Olympic athletes have agreed to become beta testers for a number of technology companies focusing on health and fitness. Volunteers will allow the trackers to collect their exercise, nutrition, and sleep data for the duration of the Games. Members of the US track cycling team, for example, have agreed to wear glucose trackers and sleep monitors that report on nutritional needs and muscular capacity.
Companies like DexCom and Zeo, which manufacture health tracking devices, and Optimized Athlete, a startup that analyzes patterns in personal health data, are taking advantage of the golden opportunity. Stakeholders hope to collect a wealth of high-quality data from, in theory, the best test subjects in the world for their devices. Olympic testing will provide insights that inform the reengineering of these gadgets and ultimately help position them for success on the market. As the Financial Times pointed out, perfect compliance with the study will lead to perfect data. What more could a marketer want?
This is exactly the type of value exchange that marketers should be building into data-driven products, during beta testing and beyond. It’s a true value exchange: the marketer collects data that teaches him about his consumer and how to improve his product, and the user receives personalized information on how to be better.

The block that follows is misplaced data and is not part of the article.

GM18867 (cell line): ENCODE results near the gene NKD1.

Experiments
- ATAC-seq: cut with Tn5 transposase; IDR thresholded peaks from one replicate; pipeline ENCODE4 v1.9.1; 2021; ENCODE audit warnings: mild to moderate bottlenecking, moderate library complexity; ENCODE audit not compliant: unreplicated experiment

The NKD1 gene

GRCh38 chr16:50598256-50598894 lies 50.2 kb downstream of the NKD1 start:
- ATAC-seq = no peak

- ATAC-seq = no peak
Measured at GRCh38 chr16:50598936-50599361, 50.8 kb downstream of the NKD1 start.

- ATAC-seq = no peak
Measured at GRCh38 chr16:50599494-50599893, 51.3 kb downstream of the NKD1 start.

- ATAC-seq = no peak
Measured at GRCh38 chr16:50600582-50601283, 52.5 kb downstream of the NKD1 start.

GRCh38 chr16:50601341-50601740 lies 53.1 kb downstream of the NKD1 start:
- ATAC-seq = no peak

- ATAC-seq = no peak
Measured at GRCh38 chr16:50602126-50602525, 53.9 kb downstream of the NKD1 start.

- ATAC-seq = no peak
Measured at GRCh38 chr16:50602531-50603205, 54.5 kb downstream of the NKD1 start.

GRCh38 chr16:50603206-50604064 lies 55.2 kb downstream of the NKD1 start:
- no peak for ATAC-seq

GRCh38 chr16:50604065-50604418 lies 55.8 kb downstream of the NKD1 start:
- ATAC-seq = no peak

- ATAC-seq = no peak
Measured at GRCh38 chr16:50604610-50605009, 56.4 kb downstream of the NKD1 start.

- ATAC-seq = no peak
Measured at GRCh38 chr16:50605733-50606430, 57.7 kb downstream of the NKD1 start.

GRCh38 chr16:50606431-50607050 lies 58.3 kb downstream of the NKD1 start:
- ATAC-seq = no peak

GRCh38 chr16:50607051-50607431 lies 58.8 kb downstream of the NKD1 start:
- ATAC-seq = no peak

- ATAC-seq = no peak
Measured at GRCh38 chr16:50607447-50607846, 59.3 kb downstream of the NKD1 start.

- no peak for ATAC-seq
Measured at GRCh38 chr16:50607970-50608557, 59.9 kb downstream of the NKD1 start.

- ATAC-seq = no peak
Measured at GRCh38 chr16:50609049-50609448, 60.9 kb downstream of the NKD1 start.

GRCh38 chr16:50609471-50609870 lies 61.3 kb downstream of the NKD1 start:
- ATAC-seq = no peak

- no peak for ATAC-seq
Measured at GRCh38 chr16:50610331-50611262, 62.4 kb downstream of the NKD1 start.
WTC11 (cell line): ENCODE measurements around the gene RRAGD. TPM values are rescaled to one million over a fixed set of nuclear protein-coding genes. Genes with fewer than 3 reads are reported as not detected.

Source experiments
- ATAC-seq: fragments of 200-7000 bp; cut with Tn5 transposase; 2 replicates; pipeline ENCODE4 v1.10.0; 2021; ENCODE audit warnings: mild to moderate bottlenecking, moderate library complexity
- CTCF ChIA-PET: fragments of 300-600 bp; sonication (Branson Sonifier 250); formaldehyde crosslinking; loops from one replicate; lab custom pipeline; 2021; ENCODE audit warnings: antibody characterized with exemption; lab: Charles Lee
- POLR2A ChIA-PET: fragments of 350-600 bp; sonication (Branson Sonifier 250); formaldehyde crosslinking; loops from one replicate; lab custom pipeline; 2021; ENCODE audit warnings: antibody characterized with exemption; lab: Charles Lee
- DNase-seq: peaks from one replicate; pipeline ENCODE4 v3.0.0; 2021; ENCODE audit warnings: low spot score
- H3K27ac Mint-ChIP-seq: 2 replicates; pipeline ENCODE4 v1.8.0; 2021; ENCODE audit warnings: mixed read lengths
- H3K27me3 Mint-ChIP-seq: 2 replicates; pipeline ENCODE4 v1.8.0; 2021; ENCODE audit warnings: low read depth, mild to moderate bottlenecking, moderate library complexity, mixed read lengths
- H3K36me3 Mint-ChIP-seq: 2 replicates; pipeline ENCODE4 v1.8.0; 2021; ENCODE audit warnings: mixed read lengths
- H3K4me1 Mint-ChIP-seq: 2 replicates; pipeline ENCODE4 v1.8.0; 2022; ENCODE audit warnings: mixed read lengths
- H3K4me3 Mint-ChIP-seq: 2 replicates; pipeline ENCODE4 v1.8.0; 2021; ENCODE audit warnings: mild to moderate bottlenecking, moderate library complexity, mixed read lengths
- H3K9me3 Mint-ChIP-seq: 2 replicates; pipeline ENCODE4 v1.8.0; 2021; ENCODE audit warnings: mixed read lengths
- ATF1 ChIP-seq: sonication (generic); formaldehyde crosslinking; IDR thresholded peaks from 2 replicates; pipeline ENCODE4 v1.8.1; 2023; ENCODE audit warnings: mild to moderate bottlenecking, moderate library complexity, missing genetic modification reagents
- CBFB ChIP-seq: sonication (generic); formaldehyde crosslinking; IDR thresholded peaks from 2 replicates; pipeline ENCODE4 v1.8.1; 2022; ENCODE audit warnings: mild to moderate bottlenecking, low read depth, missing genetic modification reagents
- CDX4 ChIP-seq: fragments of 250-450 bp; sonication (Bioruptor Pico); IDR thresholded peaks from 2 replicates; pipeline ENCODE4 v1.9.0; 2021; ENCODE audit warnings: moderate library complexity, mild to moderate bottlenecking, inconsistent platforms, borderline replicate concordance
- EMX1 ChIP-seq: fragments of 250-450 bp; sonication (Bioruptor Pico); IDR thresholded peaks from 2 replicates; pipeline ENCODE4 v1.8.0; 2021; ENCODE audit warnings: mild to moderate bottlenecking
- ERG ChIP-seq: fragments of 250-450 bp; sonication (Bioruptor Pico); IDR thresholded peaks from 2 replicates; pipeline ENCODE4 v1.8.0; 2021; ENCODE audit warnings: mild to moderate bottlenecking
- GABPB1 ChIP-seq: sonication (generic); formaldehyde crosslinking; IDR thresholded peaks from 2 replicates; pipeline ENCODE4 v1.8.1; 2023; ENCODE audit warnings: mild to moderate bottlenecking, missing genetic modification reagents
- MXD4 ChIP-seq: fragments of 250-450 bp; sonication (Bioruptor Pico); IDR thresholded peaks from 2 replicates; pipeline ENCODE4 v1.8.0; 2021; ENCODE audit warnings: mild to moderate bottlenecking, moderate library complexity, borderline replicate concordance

In the Olympics arrangement, each participant has access to continuous information on his nutrition, the quality of his sleep, and essentially the performance potential of his body. The athletes (users) provide their personal data and in return receive pattern analyses that educate them on how best to eat, sleep, and optimize performance in their events. The device manufacturers (marketers) will walk away with top-tier research that will allow them to perfect their products.
In the long term, we (the consumers without Olympic-caliber athletic prowess) stand to benefit from the intelligence gathered at the 2012 Games. What was once raw data—such as depth of sleep or daily intake of glucose—will be applied to teach us as individuals more about our bodies’ unique needs. How do you think you stand to benefit most from this research?